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Sample Poems by Larry Johnson


Alexandria Eschate

And then he left us-exhausted, the only ones
Abandoned to these scabrous desert heights,
Mooncold, but later seared in blinding suns
Making us sightless through both days and nights.
He crunched away down scaly, ocher slopes,
Flaming dust in our faces. "The furthest," we,
Alone with mudbricks, nomads-abundant hopes
Not marching to mouldy India, godroaring sea.
We heard his men squalled, mad in endless rain,
Revolted, faced hell's bowels just to walk west.
Now at Babylon he's clutched the final gain,
Olympus. We pray his ambition not infest
The gods' minds, begin celestial wars:
This east is terror enough-its crag-bound stars.


Complaint of Servilia, Mother of Brutus, Mistress of Caesar

My son has killed the only man I loved,
Ever. Viciously he stabbed in the groin,
Jealous, that flesh I so needed to join
Mine and squeeze strictly within; so gloved
It filled my slackened womb as if the child-
Homunculus of death-were still inside.
Men think they possess anything a smiled
Cunning lets them stick it into-dyed
In virgin's flow or benefactor's guts,
The dagger, carnal or steel, mimics their pride
In stretching out both sexes below them, ruts
To bring everything-even love-down to sweat,
Fleet comfort in sperm or blood-but I relied
Only on a lover's promise: not to forget.



Epilogue for Yasunari Kawabata

[Kawabata] . . . was haunted by the ghost of [Yukio] Mishima . . . the specter would visit him when he was alone at his desk or trouble his dreams.
-Henry Scott-Stokes


No note or death poem,
no moon fluent in water
glazing a silent

roar: just his bed/bath
for backdrop: ten million yen
mansion brooding with

Mishima's eyes-raw
swarming abysses-calling
him to perfect non-

statement, ultimate
nuance beyond the sordid
Western impedi-

menta of death: gas
hose in mouth, whiskey bottle
empty by the bed-

yet most mocking or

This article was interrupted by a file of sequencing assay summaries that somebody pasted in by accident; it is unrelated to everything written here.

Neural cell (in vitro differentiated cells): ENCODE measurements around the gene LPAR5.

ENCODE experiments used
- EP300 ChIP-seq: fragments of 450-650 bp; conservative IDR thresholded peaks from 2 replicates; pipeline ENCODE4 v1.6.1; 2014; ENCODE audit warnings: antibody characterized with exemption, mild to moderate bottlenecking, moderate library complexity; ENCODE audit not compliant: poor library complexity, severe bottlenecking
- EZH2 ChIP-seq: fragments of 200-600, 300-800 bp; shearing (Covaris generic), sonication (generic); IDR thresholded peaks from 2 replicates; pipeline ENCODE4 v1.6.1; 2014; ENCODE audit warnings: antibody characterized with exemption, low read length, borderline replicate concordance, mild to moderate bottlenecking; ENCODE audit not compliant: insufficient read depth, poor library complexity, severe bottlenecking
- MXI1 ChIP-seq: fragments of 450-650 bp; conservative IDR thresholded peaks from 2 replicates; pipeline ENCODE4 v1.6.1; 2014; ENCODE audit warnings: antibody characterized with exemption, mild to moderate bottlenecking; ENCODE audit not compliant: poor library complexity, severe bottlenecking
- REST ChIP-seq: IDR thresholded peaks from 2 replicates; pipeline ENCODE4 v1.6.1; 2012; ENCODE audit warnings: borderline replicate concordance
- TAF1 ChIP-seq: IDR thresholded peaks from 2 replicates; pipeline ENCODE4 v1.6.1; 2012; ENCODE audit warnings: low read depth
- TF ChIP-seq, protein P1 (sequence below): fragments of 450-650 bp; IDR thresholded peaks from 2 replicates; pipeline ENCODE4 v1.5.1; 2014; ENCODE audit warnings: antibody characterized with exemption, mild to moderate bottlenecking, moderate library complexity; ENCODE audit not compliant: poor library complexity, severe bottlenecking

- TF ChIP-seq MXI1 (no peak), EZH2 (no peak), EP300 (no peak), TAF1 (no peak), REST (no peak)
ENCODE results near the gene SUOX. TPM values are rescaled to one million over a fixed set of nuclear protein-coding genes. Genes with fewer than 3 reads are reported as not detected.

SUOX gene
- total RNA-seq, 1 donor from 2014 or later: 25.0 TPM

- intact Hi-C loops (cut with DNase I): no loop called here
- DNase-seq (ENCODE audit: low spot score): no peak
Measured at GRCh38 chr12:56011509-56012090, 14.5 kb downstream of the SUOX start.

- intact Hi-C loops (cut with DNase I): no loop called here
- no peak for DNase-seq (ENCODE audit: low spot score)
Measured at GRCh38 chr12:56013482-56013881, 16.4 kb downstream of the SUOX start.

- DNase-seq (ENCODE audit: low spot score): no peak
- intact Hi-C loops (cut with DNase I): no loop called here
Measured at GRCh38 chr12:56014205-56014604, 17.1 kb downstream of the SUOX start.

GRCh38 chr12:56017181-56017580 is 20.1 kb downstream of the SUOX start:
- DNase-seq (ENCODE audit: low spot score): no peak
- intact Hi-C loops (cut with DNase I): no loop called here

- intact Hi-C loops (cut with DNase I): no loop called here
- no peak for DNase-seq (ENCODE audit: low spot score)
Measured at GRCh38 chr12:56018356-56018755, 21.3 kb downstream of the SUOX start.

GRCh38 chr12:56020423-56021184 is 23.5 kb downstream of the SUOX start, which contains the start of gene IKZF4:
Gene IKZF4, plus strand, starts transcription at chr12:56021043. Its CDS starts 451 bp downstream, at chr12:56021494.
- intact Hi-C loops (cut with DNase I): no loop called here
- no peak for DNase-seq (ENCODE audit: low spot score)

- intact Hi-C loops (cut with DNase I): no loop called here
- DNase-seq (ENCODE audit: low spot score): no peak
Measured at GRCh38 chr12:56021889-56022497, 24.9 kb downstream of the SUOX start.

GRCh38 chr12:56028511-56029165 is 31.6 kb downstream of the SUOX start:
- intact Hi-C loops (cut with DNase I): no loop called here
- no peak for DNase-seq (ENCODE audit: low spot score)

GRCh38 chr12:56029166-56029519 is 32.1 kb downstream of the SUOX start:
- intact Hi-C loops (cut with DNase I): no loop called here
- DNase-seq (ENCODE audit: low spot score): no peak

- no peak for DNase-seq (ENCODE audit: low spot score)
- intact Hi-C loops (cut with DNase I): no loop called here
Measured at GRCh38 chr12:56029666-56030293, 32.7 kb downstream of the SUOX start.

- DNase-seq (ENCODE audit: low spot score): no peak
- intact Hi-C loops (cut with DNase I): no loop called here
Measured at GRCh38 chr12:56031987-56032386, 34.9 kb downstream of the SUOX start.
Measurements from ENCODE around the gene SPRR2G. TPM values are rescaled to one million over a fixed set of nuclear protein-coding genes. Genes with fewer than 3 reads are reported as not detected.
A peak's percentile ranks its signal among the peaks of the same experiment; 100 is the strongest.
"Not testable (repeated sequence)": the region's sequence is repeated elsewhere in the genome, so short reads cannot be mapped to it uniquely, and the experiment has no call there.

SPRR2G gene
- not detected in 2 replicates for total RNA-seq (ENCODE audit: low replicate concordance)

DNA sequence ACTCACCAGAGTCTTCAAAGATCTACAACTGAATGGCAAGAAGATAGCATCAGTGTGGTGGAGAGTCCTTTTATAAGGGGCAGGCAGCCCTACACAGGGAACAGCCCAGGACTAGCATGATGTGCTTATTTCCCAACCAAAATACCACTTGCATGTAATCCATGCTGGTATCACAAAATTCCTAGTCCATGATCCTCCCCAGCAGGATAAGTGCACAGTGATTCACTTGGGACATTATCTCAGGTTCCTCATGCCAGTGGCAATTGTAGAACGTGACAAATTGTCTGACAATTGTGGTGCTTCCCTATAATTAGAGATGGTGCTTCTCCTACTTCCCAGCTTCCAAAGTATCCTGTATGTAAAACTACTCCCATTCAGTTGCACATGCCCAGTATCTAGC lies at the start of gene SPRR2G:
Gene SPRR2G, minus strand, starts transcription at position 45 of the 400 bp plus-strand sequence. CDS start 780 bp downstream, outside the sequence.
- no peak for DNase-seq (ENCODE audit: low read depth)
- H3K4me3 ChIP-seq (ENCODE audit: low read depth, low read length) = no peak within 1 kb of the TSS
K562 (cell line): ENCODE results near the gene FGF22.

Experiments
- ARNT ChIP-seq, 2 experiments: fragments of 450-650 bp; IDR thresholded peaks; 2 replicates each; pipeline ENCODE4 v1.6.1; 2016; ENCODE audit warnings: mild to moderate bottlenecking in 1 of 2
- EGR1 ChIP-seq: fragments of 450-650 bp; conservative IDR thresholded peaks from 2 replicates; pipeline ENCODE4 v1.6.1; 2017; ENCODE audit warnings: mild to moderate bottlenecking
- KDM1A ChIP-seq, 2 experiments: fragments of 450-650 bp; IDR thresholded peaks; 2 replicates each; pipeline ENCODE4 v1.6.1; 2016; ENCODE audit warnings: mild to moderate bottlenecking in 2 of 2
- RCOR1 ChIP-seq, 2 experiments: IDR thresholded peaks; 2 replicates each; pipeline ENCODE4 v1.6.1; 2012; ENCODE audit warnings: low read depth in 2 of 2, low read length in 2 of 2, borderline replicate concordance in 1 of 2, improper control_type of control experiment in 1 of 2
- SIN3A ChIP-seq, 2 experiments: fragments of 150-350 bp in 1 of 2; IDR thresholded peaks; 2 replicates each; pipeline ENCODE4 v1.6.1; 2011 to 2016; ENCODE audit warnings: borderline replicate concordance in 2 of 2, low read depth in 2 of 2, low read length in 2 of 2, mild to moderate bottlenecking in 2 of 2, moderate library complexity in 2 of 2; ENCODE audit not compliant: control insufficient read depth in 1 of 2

mawkish: wearing a polo
shirt, belted trousers,



no thought scraped in slant
mud of riverbank conscious-
ness: no lightning words.


Deaths of the Great and Good Composers

A pimple on Scriabin's lip turned septic:
Taneyev caught fatal pneumonia at the funeral.
Alkan was crushed by a falling shelf of books,
While Ketelby retired to an island and shot billiards
Until, seawinds howling, he scratched for good.
Vaughan Williams' last meal was English biscuits
And bananas. That night he dreamed forever.
Wallingford Rieger's legs became entangled
In the leashes of two squabbling dogs:
He fell and a concussion blotted everything.
Khachaturian gently kissed Shostakovich in his casket:
Three years, and the strong Armenian lay in his own.
Britten died smiling in his lover's attending arms
(Seeing board-thin adolescent angels converging above?).
Where have they gone, the great and good composers?



Fin de Si`ecle

Beetle of sun, crab of sun,
we saw Christa McAullife's stellar smile,
Judith Resnik's kinky, novaed hair
vanish in you-

Fusion, sun's crab, sun's beetle,
we feel feminine fire in us, never wasted
in its love, cry out for us all from these
women's craters on the howling hell of Venus-
call from that clawed image in the Florida sky . . .
fusion, scarab of all the stars' power,
save us.


For Donald Justice

Poems are made from words, not ideas.
-Mallarm 'e


Which narcotic do we hear in Debussy's
Violin sonata (morphine of the brain
Or poppy?), sweeping those fevered harmonies
Along with its mordant freight, killing the pain?
Such concord inoculates us with healing
Sparks of vibration, fluid as those bred
In poems, where similar tendriled, vital feeling
Comes only from words, as Mallarm'e once said.
Chromatic language, then, is how the writer
Makes drowsy ferns or palm-encrusted moons
Become euphoric, fused, frictional nitre
Fluorescing, like meteor trails on pitch lagoons,
To a cauterizing music with no name:
The match's strict concision into flame.


Remembering Jim Whitehead

"The sad parabola of morning sex"-
a line you spoke one time in workshop, which
I've kept for 43 years so now perhaps
this is the time to unveil it, all too late.
"Poem found under a rock," "six images
in search of a metaphor"-these just more of your wit,
and titles I've lusted to use but never found
poems to match until today. The first
time we met I said, remembering that picture
on your slim volume ("which was taken at
a hippie wedding"), "Hey, you've got a mustache."
"Yes, and I am acutely aware of its presence."
Those words I remembered through mustaches come and gone,
always aware of your presence through weeds, sweat, books,
like the force of nature you always wanted to be,
driving me mad as hell, then letting me
accept it all-just dust on a gravel road.